Continent’s plan to become more self-sufficient includes US$20 billion for R&D
A 20-year blueprint for a domestic vaccine manufacturing capacity in Africa will put research and development centre stage, a conference heard this week.
More than US$20 billion could be spent on R&D to enable Africa to, by 2040, manufacture 60 per cent of the vaccines it administers.
That target is the ambition of the Partnership for African Vaccine Manufacturing (PAVM), whose blueprint, or Framework of Action, was unveiled this week during a stakeholder conference.
Boosting R&D is one of eight “bold” programmes outlined in the blueprint. Others include regulation strengthening, infrastructure development, market design and technology transfer.
Of the estimated US$30bn needed for blueprint implementation, around US$20bn will be spent on strengthening R&D capacity, said Ebere Okereke (pictured), a senior public health advisor at the Africa Centres for Disease Control and Prevention.
The blueprint envisages the creation of vaccine centres of excellence in each of Africa’s five regions, bringing together regional capacity under one probably virtual roof to inform and support vaccine development, improvement and manufacturing.
Research will focus on 22 priority diseases, ranging from legacy diseases like diphtheria and meningococcal disease to major threats such as Covid-19, malaria and HIV.
It also includes diseases that are currently not the focus of international vaccine development, like Lassa fever. And it makes room for “disease X”—a shorthand used by the World Health Organization for an emerging pathogen that may arise at any time and for which the world needs to prepare.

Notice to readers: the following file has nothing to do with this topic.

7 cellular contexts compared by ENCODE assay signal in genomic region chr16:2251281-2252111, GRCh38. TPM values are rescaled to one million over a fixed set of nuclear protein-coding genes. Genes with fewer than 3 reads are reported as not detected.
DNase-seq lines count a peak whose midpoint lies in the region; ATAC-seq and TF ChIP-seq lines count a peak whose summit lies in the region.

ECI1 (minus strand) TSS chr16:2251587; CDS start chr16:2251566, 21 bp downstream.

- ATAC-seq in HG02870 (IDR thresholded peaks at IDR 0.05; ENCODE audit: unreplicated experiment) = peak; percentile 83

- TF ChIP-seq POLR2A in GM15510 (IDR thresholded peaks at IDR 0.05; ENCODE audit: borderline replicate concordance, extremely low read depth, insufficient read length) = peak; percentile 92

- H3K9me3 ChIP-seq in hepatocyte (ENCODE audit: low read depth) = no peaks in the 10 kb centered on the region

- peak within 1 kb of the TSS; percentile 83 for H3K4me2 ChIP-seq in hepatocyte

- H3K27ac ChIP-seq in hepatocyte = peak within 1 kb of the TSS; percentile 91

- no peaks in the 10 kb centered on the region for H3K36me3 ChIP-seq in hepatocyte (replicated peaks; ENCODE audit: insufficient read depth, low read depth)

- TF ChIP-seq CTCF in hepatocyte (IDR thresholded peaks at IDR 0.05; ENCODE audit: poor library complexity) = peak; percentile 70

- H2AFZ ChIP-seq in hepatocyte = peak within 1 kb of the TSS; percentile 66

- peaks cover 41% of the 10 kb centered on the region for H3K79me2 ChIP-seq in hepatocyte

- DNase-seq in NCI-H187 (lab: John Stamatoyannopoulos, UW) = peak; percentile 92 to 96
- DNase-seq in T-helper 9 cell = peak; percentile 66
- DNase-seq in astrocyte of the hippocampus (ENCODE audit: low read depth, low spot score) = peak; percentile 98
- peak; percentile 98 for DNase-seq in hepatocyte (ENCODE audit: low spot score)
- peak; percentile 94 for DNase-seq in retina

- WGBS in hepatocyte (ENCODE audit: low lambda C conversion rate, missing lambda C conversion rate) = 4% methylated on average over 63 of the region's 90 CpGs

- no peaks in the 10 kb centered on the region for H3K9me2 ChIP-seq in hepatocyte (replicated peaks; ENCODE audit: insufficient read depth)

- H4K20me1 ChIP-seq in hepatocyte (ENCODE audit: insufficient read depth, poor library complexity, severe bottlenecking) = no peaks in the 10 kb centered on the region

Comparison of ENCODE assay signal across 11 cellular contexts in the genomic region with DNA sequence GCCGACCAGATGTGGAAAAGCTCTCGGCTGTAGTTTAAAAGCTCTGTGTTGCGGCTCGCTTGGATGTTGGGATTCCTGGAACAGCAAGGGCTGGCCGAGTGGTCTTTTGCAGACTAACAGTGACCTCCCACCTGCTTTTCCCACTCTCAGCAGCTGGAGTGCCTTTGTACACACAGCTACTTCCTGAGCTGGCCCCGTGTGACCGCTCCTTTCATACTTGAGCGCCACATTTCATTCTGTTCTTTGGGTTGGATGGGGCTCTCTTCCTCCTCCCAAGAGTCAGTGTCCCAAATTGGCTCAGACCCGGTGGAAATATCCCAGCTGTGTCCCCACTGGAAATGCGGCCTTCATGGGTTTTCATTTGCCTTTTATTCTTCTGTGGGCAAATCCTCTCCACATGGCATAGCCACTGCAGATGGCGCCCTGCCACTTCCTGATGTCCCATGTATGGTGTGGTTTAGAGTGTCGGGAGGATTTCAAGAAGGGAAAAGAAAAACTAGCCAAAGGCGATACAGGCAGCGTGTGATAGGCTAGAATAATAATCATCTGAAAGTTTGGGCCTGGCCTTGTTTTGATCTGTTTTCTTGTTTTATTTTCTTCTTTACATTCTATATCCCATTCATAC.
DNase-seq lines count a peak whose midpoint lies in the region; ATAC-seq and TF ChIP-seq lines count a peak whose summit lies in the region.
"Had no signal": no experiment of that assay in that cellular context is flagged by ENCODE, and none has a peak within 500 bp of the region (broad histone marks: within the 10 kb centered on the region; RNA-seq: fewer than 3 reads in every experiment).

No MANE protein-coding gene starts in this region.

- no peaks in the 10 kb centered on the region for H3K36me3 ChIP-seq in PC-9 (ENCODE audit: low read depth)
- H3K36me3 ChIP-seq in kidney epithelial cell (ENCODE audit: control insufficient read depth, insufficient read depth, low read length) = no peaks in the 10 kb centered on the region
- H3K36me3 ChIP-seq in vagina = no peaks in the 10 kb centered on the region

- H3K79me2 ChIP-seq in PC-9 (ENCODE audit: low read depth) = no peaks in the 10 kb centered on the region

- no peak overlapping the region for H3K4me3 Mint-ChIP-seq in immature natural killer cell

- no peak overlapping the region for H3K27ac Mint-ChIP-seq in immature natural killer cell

A living document
The list of diseases is not set in stone, Okereke said: “This is a living document that will be reviewed regularly. It’s not a recipe book, it’s about creating an enabling environment,” she told the conference on 6 December.
To manufacture 60 per cent of Africa’s vaccine needs, which are rising every year, the continent will need to produce between 1.5 billion and 1.7 billion doses per year by 2040, said Carolyn Williamson, an immunologist from the University of Cape Town.
Williamson, who has helped draft the PAVM blueprint, told the conference on 7 December that R&D efforts will focus on regions of the vaccine pipeline where Africa is currently weak. For example, there’s good capacity on the continent for molecular epidemiology and genomics, as well as for human clinical trials. But Africa lacks pre-clinical testing capabilities for human drugs and needs more plants that can produce medical products to international standards.
Rwanda’s president Paul Kagame, who hosted some of the conference speakers in Kigali, told delegates that Africa’s isolation during the pandemic has “served as a constant reminder that we need to build things for ourselves.” He added that the pandemic, though terrible, had created an opportunity to “fundamentally change the pharmaceutical manufacturing landscape on our continent.”